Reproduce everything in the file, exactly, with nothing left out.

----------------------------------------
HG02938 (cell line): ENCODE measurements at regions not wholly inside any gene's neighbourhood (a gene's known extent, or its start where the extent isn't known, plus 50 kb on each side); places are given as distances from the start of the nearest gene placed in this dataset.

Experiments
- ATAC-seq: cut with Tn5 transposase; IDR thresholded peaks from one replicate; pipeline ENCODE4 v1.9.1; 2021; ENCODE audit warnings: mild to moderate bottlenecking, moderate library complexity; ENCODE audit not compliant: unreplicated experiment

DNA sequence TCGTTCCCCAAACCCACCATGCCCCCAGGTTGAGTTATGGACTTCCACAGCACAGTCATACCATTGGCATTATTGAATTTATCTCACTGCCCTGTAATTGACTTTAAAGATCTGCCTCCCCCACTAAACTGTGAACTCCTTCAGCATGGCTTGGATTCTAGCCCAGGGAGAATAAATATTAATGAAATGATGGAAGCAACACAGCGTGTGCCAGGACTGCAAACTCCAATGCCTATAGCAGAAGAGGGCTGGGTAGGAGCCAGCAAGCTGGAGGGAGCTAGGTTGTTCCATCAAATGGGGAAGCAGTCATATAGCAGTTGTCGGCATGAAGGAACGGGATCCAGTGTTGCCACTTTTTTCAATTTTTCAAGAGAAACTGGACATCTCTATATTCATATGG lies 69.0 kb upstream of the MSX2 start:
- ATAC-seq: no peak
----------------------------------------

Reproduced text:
HG02938 (cell line): ENCODE measurements at regions not wholly inside any gene's neighbourhood (a gene's known extent, or its start where the extent isn't known, plus 50 kb on each side); places are given as distances from the start of the nearest gene placed in this dataset.

Experiments
- ATAC-seq: cut with Tn5 transposase; IDR thresholded peaks from one replicate; pipeline ENCODE4 v1.9.1; 2021; ENCODE audit warnings: mild to moderate bottlenecking, moderate library complexity; ENCODE audit not compliant: unreplicated experiment

DNA sequence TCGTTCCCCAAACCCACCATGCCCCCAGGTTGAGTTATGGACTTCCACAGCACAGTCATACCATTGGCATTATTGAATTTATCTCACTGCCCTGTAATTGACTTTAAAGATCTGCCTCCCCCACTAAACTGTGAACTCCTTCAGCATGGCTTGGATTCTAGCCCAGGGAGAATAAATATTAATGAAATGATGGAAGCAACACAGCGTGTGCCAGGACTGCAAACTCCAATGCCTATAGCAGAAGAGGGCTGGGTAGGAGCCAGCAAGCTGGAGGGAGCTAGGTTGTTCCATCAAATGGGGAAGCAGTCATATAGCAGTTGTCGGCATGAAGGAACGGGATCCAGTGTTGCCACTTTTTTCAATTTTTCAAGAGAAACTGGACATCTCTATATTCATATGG lies 69.0 kb upstream of the MSX2 start:
- ATAC-seq: no peak